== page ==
Fighting to keep our best and brightest
It’s no secret that Asante is on a hiring spree, hoping to fill more than 1,000 open positions. But with competition for skilled workers at an all-time high, the system is also working hard to keep the employees who are already here.
Nearly two dozen staff members from throughout the organization — from HR to clinical departments — serve on Asante’s new employee retention committee. Working hand in hand with recruiting teams, the group’s aim is to come up with new ways to ensure current and newly hired employees are inspired to stay with the organization.
Here are just a few of the projects the committee is working on.
Strengthening the onboarding process
Interviews with staff revealed a common thread: the two-day employee orientation was helpful in learning about Asante but did not tell them what they needed to know about their job in their department. And some employees said they didn’t see their manager for days after joining the team.
Now, leaders are required to complete an onboarding checklist, a tool that was unevenly applied when it was optional. The checklist covers everything from preparing for the employee’s arrival with tools and resources to giving a tour of the working space (with maps, if needed) and assigning a preceptor or buddy who will answer questions and help the new hire get acclimated.
A new “one-year success plan” provides ongoing dialogue and helps both manager and employee track their progress throughout the new hire’s first year.
“We want to start the relationship early, set clear expectations of what we’re looking for and what the employee can expect from us,” said Matt Southmayd, manager of medical oncology at ARRMC and co-leader of the retention committee.
Keeping good employees starts with a strong team led by a skilled leader. To help leaders learn and share best management practices, the retention committee has started holding lunch-and-learn sessions, where supervisors, managers and directors can talk about what has worked well in their departments and seek insights from others into how they can improve things.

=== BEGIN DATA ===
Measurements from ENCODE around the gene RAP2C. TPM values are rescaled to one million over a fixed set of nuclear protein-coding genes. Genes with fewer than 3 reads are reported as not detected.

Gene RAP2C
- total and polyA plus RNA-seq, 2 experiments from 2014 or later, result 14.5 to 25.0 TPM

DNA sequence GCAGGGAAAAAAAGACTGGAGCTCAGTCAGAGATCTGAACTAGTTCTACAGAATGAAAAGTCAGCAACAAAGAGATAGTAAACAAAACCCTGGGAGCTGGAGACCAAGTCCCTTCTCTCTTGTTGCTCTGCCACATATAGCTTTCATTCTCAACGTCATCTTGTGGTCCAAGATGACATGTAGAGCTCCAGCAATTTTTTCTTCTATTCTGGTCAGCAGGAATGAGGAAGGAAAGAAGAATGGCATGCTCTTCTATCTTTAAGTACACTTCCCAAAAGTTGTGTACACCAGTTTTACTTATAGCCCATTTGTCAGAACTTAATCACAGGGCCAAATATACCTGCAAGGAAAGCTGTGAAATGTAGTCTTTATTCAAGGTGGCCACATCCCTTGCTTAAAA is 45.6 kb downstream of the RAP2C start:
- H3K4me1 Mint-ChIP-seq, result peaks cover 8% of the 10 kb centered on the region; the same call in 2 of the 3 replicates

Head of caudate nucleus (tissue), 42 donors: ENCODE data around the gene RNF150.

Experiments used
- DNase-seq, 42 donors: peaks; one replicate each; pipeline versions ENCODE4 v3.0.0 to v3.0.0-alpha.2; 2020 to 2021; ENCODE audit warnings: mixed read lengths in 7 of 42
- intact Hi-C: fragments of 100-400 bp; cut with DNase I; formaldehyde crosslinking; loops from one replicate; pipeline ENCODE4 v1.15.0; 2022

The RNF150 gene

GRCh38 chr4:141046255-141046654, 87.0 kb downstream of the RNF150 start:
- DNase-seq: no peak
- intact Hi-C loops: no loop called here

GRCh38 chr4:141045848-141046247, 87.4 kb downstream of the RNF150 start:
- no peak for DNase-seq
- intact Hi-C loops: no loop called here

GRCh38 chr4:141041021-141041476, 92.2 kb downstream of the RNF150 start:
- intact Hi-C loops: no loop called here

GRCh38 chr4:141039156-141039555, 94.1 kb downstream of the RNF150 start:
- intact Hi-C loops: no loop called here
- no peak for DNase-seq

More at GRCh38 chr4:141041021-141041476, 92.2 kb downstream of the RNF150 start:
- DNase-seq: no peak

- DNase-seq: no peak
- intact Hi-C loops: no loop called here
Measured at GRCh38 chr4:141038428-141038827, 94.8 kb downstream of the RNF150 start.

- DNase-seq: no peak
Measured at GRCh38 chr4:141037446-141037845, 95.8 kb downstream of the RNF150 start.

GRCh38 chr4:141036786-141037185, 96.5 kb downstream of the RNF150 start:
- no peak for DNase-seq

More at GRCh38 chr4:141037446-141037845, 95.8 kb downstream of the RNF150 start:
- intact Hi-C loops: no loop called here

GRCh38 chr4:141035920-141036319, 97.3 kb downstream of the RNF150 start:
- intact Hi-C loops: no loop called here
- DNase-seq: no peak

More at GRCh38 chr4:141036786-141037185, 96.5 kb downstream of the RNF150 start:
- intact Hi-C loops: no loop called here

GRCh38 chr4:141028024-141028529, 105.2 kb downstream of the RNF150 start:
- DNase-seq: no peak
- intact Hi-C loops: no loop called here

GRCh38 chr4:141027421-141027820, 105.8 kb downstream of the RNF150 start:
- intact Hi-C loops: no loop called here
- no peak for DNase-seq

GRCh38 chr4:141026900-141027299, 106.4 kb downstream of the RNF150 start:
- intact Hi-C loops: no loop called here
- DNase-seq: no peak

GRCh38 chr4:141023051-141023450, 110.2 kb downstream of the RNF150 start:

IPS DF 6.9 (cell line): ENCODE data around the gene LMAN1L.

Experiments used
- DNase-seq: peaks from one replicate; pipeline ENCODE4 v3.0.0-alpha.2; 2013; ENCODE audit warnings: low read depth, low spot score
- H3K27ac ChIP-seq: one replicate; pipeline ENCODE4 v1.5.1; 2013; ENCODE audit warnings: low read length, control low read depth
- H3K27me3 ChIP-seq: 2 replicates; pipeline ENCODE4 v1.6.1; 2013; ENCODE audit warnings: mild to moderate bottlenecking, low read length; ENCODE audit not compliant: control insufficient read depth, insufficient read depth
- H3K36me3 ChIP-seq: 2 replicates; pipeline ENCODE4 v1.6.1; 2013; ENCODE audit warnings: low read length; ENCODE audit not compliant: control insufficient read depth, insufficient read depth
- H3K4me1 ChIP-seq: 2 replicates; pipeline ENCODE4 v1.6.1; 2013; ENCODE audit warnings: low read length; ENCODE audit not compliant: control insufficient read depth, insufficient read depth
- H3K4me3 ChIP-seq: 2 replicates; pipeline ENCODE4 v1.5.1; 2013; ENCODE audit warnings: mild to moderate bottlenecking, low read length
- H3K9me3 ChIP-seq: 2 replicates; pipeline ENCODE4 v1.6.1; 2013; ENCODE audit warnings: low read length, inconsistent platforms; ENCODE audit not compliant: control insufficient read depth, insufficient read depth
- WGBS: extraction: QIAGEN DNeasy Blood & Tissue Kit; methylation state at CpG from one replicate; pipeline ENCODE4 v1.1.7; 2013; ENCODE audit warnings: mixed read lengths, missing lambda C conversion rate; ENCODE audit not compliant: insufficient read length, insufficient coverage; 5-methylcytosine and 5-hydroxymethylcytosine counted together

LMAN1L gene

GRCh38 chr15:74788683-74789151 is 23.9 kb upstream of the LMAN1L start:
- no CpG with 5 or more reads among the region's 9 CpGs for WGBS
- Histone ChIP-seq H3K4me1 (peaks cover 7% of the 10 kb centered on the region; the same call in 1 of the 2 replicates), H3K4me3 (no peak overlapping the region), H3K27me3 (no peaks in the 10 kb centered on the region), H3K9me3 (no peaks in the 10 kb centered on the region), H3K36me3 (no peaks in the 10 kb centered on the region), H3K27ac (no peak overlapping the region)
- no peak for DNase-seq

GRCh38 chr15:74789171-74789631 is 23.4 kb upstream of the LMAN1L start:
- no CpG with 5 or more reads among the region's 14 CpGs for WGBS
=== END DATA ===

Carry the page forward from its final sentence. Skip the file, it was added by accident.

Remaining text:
Finding the right rewards
There are as many motivators to stay in a job as there are employees, so to gauge which kinds of rewards might work, the retention committee recently sent out a survey to over 450 employees.
Questions touched on the kinds of recognitions that matter most, whether employees feel they’re rewarded fairly and what kinds of achievements they feel deserve recognition. Organizers are reviewing the responses to identify some key themes and come up with recommendations.
Conducting “stay” interviews
Still in development, these informal conversations by volunteer peer facilitators are designed to take the pulse of staff members in a confidential setting.
The goal is to learn if employees are satisfied or dissatisfied with their jobs or if they’re at risk of leaving the organization. Stay interviews also give leaders insight into their teams’ morale and help spot areas for improvement.
Hiring for fit
A great job candidate may still be the wrong fit for an organization or even a department within Asante, and cultural mismatches can lead to dissatisfaction and higher turnover.
To make sure the candidate has the abilities, skills and temperament to succeed in the job, Asante’s Talent Acquisition team has added new tools to managers’ tool kits.
One is behavioral-based interviewing, a practice that has been applied inconsistently in the past if at all. Instead of solely evaluating a candidate based on their past roles and responsibilities, behavioral interviews rely on real-life examples of how the candidate handled conflict, demonstrated leadership skills or learned from past mistakes.
“Not only are we interviewing them for the right fit, but they’re doing the same for us,” said Alicia Lorenz, director of HR Administration and Employee and Labor Relations.
Asante is offering ALEC/HealthStream training on behavioral interviews for leaders, but employees who want to apply for a new position within Asante — or who are involved in panel interviews for their department — will want to be aware of this structured format.
If you have a question, please contact the author or relevant department directly.
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